Seattle (CNN) -- Colton Harris-Moore, whom authorities have dubbed the Barefoot Bandit, pleaded guilty Friday to several federal charges stemming from actions that led to his dramatic July 2010 capture in the Bahamas.
Harris-Moore gained notoriety and earned his nickname for allegedly leading police on a two-year manhunt while eluding capture in stolen boats, cars and planes, often while barefoot.
Dressed in a khaki prison uniform at the hearing Friday, Harris-Moore pleaded guilty to seven counts, including stealing an airplane, piloting an airplane without a license, burglarizing a bank and possessing a firearm as a fugitive. He faces additional charges in Washington state.
He had previously entered a not guilty plea on the charges. Prosecutors recommended that Harris-Moore be sentenced up to 7 1/2 years in prison, though Judge Richard Jones is not bound by the recommendation, and could give him more time. Sentencing is scheduled for October 28.
As part of the plea deal, Harris-Moore agreed to give up any profits that may come from book or movie deals on his story.
"The many years of Mr. Harris-Moore avoiding responsibility for his criminal conduct have come to an end," U.S. Attorney Jenny A. Durkan said in a statement following the hearing. "We have ensured he will not profit from his crimes, and that his victims will be compensated to the greatest extent possible. While we cannot stop him from telling his story, we can make sure he never sees a dime for his crimes."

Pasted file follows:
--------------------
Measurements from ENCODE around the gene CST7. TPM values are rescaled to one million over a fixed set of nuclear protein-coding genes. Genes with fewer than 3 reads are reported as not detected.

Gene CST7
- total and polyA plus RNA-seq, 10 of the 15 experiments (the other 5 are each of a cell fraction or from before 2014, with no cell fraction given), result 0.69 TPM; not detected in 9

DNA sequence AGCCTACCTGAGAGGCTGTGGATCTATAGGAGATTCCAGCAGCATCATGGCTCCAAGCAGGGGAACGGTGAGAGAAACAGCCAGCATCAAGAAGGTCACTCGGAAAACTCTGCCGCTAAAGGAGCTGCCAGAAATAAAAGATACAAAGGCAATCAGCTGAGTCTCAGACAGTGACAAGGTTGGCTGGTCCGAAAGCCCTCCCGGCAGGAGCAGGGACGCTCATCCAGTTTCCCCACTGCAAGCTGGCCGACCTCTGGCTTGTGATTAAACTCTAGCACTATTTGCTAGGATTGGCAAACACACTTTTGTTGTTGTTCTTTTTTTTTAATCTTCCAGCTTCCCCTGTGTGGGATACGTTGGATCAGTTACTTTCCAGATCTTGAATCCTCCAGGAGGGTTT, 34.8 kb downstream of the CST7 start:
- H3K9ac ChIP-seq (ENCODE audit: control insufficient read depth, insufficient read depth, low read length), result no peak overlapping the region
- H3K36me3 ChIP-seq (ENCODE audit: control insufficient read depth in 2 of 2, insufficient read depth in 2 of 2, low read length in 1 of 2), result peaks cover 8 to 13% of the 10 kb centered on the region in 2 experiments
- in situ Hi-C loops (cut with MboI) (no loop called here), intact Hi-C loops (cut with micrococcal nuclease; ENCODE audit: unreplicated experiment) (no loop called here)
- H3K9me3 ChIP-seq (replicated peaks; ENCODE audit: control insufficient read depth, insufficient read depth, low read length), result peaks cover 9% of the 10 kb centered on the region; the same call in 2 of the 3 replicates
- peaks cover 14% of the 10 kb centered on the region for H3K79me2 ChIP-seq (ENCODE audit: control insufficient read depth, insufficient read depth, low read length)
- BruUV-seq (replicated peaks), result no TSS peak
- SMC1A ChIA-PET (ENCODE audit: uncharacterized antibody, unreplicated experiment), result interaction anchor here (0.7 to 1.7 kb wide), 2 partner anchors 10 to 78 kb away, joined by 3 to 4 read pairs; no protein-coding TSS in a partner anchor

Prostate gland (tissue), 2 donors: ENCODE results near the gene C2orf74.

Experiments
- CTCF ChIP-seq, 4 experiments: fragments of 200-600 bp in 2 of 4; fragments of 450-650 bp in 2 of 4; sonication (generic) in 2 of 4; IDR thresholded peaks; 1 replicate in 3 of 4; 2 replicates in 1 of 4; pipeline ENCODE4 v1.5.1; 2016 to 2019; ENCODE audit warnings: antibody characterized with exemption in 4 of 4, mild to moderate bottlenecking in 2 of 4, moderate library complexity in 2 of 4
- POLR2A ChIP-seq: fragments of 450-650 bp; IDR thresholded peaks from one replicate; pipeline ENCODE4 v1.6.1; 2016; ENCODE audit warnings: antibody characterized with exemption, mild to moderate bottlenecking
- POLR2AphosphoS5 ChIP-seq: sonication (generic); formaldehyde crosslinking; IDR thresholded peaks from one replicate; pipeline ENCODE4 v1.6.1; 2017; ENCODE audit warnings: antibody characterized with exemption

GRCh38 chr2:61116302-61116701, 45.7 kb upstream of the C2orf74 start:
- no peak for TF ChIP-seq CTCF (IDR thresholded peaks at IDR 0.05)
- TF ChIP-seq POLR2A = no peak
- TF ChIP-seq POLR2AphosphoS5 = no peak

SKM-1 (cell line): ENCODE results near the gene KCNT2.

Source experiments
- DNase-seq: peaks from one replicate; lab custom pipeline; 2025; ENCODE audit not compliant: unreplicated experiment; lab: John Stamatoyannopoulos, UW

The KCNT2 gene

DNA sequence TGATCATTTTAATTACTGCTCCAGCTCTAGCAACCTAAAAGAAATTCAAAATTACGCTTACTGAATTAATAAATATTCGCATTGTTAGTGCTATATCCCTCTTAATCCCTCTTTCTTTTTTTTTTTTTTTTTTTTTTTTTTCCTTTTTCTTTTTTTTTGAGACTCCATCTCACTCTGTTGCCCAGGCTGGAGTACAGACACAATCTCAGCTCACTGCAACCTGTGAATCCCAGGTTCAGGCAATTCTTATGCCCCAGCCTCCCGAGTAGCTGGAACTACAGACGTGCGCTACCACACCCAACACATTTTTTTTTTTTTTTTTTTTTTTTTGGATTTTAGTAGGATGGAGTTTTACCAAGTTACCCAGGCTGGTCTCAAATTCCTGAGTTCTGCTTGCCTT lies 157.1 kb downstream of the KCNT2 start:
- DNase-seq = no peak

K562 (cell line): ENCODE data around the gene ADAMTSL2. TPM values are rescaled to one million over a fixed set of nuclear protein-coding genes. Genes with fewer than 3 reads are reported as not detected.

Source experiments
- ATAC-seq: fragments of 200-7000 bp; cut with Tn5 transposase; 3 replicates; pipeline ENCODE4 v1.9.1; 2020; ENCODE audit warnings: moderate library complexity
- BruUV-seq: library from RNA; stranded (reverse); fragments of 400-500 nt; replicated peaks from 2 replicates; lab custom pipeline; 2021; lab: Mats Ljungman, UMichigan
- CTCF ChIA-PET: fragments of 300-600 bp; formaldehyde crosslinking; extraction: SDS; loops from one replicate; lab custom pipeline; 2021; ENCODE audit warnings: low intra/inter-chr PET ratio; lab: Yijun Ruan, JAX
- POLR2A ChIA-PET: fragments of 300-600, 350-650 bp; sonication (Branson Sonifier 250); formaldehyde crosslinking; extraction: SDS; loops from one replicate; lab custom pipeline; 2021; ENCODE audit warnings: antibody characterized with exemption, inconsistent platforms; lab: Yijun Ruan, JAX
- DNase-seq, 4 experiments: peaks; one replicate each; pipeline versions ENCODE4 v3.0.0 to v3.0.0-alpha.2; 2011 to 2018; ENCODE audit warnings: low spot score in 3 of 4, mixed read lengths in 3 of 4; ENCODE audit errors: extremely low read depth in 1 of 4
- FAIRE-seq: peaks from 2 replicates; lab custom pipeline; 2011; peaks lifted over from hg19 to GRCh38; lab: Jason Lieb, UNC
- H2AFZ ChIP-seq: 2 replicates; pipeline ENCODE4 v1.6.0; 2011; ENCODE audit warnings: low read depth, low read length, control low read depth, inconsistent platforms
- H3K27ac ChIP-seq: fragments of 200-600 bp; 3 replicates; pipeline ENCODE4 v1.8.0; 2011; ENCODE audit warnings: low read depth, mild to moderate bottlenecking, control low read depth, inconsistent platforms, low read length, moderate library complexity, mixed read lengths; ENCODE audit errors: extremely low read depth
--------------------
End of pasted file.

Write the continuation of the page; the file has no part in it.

His attorney, John Henry Browne, has said his 20-year-old client wants any such money to go to the victims. Harris-Moore is estimated to owe more than $1.4 million in restitution.
"There's a lot of interest. There's active negotiations," Browne said. "He really doesn't want publicity, but regardless of whether Colton cooperates or not, there is going to be a movie made about (him). There will be other books written about him. That's going to happen no matter what."
As the Barefoot Bandit, Harris-Moore garnered a loyal and outspoken fan base on Facebook, at one point amassing more than 50,000 fans.
He was arrested in July 2010 after allegedly crashing a stolen plane in the Bahamas and then trying to escape on a stolen boat. He'd been on the run from police since escaping from a Washington group home in 2008.
Browne said Friday that his client hopes to go to college one day and "wants to study aviation or engineering."
CNN's Patrick Oppmann contributed to this report.